Shenandoah Volume 68, Number 1
Volume 68, Number 1 · Fall 2018

the carolina reaper

the carolina reaper is the hottest pepper

in the world. it has a heat of 2.2 million

scoville units. when you put a carolina reaper in

your mouth, it is sweet & then hot & then

unbearably hot. your eyes water. your metabolism

increases. this is a poem of facts. the carolina

reaper is named the carolina reaper because

it was first bred in south carolina & the sensation

of eating it is like death. the scoville scale

is named after wilbur scoville, a pharmacist

from bridgeport, connecticut. he shared

his name with one of the wright brothers,

a famous pig, & my boyfriend’s dog. this

is a poem of facts. the wright brothers

owned a bicycle shop & built their own

printing press. the famous pig was famous

for not being eaten. my boyfriend’s dog

is half chihuahua & half chinese crested &

is not famous. this is a poem of facts.

a chinese crested named sam held the title

of world’s ugliest dog from 2003 to 2005. sam

died in 2005, ugly until the end. he

was hairless & toothless & had bumps

of an unknown nature on his face. this

is a poem of facts. my boyfriend’s dog

is also hairless & missing most

of his teeth. the carolina reaper

is covered in bumps called blisters, as are

the mouths of those who try to eat them.

this is a poem of facts. wilbur wright

was born before the carolina reaper

& is best known for inventing the airplane, our means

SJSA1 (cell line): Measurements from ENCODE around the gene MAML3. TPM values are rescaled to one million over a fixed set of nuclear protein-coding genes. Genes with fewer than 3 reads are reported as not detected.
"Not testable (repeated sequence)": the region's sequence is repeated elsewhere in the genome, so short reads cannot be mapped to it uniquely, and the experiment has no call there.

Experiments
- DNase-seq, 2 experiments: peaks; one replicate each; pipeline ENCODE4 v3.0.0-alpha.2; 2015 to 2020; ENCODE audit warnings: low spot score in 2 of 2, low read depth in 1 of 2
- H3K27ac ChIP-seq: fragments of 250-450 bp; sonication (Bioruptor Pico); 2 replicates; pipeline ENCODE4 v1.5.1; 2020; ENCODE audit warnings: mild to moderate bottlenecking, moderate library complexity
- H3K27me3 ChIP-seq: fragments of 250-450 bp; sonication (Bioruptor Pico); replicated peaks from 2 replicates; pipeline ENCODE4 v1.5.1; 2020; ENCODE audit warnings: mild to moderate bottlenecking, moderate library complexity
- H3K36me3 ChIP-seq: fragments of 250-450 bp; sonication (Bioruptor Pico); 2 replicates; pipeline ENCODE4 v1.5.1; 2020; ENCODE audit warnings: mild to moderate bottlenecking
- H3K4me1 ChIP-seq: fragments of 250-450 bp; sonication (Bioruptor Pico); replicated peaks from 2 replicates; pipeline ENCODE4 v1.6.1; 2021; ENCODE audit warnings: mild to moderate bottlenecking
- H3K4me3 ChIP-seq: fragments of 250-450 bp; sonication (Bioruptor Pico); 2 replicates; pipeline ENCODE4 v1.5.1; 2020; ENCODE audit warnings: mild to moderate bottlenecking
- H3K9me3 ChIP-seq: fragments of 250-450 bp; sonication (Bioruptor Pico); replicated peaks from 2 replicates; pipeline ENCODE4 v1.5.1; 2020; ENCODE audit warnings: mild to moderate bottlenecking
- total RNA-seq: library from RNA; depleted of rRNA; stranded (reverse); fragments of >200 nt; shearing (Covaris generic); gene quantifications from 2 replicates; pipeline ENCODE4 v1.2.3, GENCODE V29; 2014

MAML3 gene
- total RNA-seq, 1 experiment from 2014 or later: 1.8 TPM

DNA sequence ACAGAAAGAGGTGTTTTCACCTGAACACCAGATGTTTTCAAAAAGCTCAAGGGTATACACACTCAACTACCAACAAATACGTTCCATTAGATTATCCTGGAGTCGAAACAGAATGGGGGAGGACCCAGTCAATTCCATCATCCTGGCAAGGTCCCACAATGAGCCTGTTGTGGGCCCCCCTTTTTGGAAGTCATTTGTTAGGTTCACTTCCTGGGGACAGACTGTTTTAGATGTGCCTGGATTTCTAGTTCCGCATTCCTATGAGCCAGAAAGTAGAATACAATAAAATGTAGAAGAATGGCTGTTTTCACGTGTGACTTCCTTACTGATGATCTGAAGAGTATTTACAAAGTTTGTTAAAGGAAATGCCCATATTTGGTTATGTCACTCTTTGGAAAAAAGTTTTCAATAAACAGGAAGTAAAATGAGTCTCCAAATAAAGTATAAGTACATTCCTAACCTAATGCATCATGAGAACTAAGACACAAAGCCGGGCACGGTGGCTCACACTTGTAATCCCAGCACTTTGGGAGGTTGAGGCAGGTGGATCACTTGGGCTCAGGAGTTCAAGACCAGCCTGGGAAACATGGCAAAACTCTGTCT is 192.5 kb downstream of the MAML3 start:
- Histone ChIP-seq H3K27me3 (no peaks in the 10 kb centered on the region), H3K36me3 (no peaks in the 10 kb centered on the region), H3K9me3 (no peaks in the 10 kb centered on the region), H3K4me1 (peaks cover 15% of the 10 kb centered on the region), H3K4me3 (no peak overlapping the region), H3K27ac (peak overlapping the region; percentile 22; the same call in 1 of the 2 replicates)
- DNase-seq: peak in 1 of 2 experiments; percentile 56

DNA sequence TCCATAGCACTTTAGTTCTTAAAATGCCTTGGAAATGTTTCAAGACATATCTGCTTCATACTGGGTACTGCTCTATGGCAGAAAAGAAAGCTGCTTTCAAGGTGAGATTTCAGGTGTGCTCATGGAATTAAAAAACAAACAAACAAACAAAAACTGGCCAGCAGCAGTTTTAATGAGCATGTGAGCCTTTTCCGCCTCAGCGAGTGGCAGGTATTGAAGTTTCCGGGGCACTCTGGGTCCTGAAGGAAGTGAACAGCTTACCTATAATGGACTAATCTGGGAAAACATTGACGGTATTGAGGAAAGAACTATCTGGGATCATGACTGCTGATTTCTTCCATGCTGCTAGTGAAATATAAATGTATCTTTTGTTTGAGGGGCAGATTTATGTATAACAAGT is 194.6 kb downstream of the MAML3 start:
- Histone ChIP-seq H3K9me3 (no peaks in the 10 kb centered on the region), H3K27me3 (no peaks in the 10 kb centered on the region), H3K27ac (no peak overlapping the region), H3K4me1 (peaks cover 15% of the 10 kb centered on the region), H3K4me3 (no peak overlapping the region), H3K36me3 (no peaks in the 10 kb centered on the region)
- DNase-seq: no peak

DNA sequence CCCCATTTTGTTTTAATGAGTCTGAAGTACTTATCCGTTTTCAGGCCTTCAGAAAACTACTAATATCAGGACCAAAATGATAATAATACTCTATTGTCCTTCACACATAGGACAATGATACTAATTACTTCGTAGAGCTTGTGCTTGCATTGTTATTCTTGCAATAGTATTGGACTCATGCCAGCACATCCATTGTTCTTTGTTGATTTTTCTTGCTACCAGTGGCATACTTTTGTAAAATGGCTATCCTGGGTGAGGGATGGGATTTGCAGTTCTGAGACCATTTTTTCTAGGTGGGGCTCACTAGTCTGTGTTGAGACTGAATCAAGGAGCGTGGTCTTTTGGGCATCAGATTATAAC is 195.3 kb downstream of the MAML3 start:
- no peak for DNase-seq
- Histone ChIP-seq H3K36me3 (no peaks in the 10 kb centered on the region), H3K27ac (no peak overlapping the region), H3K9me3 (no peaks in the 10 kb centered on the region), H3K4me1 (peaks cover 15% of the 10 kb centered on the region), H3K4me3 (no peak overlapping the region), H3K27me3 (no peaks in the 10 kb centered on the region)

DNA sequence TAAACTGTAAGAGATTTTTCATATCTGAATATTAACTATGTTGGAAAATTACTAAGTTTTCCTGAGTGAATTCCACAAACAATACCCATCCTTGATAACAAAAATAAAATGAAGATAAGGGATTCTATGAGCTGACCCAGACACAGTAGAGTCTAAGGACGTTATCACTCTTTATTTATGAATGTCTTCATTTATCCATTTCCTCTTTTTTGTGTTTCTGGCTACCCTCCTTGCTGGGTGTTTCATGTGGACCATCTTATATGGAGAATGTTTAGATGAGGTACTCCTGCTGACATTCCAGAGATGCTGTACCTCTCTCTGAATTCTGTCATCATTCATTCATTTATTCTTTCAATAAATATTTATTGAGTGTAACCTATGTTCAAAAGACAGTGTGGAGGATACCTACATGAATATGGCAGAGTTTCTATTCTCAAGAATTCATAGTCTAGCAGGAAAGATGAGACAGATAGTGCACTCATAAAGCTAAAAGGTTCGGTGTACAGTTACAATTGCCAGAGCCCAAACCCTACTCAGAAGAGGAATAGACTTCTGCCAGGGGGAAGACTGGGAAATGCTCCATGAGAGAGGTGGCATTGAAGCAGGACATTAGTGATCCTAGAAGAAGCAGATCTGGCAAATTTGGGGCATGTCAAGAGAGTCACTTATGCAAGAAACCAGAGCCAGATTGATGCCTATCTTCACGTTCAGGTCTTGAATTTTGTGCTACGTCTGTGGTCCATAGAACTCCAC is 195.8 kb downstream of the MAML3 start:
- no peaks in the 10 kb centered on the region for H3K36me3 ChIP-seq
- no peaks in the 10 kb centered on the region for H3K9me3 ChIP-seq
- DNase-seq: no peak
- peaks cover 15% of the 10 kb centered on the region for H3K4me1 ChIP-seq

of flight. he died the year wilbur scoville

invented the scoville scale & the two of them

never met. you thought this poem

was going to be a poem about peppers & instead

it is a poem about wilburs, a poem of facts

about wilburs. when wilbur the famous pig

managed not to be eaten it was because

he was saved by a spider. when wilbur

my boyfriend’s dog manages not to be eaten

it is because i love him & my boyfriend loves him

& we do not let him go outside when hawks

are around. when i say this is a poem of facts

i mean it, i mean i am being as factual as i

can. when wilbur wright died, his brother

missed him for the rest of his life.

Patrick Kindig is a PhD candidate in Indiana University’s Department of English. He is the author of the micro-chapbook Dry Spell (Porkbelly Press, 2016) and the chapbook all the catholic gods (Seven Kitchens Press, forthcoming), and his poems appear in the Journal, Meridian, Third Coast, Columbia Poetry Review, and other journals.